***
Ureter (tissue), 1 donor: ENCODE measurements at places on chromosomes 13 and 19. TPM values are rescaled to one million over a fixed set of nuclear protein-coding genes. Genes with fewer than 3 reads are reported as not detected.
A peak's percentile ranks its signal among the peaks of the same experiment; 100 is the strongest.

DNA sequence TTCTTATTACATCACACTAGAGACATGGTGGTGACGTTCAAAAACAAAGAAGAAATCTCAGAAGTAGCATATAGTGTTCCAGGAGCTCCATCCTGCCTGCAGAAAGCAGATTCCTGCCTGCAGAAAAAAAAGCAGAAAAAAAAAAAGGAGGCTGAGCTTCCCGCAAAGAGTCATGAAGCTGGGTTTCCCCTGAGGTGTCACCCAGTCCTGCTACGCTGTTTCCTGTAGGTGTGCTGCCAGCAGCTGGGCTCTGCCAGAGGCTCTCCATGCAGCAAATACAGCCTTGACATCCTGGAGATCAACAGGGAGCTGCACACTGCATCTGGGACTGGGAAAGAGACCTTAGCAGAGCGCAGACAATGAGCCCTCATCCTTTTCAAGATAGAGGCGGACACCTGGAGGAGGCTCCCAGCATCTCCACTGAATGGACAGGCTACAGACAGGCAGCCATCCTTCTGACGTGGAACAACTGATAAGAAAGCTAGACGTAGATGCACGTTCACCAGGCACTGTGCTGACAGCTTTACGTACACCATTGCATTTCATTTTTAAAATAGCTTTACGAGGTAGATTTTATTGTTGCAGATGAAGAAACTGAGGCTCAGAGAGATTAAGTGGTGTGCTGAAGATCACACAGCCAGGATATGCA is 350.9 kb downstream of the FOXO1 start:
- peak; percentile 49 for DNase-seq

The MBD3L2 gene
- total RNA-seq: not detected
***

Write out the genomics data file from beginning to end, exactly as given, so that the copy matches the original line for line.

Ureter (tissue), 1 donor: ENCODE measurements at places on chromosomes 13 and 19. TPM values are rescaled to one million over a fixed set of nuclear protein-coding genes. Genes with fewer than 3 reads are reported as not detected.
A peak's percentile ranks its signal among the peaks of the same experiment; 100 is the strongest.

DNA sequence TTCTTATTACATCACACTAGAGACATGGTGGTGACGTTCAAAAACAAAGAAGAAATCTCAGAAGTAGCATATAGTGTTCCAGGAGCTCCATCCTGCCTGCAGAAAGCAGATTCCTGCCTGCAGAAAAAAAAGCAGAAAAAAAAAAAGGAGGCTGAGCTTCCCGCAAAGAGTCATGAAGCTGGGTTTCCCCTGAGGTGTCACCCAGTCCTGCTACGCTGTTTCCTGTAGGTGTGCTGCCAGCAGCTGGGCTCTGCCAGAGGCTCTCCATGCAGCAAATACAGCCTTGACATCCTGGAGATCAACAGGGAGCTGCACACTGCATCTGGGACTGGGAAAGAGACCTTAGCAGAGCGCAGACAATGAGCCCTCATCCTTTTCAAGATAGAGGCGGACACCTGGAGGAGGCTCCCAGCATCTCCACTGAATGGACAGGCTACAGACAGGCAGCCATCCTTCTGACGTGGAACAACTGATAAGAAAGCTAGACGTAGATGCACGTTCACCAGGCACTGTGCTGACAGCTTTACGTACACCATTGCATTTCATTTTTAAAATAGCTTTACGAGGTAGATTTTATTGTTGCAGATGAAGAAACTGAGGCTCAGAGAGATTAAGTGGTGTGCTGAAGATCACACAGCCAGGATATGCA is 350.9 kb downstream of the FOXO1 start:
- peak; percentile 49 for DNase-seq

The MBD3L2 gene
- total RNA-seq: not detected